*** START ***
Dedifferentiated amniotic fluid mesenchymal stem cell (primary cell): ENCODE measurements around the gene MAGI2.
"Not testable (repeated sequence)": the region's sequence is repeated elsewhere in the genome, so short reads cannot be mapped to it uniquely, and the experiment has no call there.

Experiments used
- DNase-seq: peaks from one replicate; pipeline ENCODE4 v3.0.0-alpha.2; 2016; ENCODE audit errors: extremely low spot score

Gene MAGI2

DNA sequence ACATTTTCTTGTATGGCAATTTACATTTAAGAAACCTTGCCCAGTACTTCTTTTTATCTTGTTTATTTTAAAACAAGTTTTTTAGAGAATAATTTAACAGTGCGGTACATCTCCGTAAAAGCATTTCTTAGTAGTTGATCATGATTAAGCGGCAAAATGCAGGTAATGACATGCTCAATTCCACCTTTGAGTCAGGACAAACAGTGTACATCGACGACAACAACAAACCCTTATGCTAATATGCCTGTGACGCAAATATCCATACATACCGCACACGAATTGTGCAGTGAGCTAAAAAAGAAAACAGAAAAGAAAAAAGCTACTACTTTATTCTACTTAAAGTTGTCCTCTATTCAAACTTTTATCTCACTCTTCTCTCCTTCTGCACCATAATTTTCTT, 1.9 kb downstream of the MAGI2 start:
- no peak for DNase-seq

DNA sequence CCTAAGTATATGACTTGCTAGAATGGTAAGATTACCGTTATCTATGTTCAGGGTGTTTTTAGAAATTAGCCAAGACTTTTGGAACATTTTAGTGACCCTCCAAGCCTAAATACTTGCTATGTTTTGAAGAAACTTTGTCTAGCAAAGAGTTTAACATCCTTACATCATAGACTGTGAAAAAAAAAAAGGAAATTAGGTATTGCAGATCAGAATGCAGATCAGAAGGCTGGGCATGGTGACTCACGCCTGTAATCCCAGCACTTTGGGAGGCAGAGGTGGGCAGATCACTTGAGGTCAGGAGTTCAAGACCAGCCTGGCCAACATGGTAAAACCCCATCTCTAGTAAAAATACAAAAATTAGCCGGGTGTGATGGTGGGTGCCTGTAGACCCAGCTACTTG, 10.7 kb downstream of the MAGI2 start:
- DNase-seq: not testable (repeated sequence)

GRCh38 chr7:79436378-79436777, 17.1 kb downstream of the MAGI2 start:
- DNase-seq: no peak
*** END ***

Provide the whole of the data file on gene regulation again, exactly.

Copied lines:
Dedifferentiated amniotic fluid mesenchymal stem cell (primary cell): ENCODE measurements around the gene MAGI2.
"Not testable (repeated sequence)": the region's sequence is repeated elsewhere in the genome, so short reads cannot be mapped to it uniquely, and the experiment has no call there.

Experiments used
- DNase-seq: peaks from one replicate; pipeline ENCODE4 v3.0.0-alpha.2; 2016; ENCODE audit errors: extremely low spot score

Gene MAGI2

DNA sequence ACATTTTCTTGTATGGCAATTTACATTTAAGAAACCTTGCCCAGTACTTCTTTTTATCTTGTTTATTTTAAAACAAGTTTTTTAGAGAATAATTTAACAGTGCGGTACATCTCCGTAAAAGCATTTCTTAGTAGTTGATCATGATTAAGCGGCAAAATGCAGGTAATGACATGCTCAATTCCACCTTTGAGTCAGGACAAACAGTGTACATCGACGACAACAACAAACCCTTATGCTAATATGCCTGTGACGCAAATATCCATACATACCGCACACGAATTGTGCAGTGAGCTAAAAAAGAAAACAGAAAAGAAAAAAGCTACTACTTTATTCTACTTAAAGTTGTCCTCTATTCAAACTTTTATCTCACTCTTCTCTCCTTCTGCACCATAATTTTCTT, 1.9 kb downstream of the MAGI2 start:
- no peak for DNase-seq

DNA sequence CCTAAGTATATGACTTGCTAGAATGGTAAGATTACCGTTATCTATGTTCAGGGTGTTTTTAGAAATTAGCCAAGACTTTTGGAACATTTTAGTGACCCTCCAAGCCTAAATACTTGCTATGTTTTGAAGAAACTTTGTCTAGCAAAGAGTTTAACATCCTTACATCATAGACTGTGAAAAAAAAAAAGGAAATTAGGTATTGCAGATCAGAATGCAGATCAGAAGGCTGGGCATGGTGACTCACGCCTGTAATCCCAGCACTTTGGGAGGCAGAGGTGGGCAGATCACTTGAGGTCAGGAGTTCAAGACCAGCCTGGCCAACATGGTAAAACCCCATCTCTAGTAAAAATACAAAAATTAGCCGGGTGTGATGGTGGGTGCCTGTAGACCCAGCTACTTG, 10.7 kb downstream of the MAGI2 start:
- DNase-seq: not testable (repeated sequence)

GRCh38 chr7:79436378-79436777, 17.1 kb downstream of the MAGI2 start:
- DNase-seq: no peak